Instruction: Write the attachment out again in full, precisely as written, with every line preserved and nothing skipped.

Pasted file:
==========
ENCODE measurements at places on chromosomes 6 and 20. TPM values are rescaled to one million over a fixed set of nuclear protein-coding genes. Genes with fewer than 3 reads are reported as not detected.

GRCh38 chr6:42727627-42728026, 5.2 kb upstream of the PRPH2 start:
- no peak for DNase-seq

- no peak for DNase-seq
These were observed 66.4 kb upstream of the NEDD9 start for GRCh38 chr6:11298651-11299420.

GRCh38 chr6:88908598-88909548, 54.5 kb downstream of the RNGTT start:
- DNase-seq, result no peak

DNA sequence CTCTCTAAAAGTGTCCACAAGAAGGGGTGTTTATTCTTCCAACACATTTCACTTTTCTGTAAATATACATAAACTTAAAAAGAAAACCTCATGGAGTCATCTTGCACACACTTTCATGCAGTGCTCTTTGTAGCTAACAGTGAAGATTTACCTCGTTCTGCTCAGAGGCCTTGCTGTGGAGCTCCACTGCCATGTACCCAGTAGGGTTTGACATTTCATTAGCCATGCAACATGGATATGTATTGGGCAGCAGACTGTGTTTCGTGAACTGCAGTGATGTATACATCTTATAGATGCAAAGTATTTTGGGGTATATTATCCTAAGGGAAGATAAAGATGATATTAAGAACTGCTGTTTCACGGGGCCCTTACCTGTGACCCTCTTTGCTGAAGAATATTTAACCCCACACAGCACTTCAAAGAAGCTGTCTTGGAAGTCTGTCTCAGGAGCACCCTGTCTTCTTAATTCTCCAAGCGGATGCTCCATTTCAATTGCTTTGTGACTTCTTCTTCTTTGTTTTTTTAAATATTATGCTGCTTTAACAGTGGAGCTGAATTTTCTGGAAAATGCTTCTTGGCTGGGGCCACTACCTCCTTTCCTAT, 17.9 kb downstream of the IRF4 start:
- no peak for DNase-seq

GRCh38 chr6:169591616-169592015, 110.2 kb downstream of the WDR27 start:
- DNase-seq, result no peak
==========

ENCODE measurements at places on chromosomes 6 and 20. TPM values are rescaled to one million over a fixed set of nuclear protein-coding genes. Genes with fewer than 3 reads are reported as not detected.

GRCh38 chr6:42727627-42728026, 5.2 kb upstream of the PRPH2 start:
- no peak for DNase-seq

- no peak for DNase-seq
These were observed 66.4 kb upstream of the NEDD9 start for GRCh38 chr6:11298651-11299420.

GRCh38 chr6:88908598-88909548, 54.5 kb downstream of the RNGTT start:
- DNase-seq, result no peak

DNA sequence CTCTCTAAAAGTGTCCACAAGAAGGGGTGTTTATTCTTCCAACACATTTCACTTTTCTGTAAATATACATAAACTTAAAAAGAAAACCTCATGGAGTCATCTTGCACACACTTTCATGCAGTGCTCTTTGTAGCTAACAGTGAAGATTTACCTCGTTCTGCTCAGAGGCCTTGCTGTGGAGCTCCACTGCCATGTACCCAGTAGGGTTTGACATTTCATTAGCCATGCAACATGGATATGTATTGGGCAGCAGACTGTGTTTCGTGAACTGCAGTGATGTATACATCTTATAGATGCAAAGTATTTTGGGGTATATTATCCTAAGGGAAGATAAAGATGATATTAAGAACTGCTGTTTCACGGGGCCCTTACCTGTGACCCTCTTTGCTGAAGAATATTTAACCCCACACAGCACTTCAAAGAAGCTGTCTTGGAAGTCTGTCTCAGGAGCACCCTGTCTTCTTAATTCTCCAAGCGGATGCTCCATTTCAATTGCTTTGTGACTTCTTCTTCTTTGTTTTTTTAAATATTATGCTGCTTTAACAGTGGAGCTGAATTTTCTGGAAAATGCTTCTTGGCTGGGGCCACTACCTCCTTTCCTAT, 17.9 kb downstream of the IRF4 start:
- no peak for DNase-seq

GRCh38 chr6:169591616-169592015, 110.2 kb downstream of the WDR27 start:
- DNase-seq, result no peak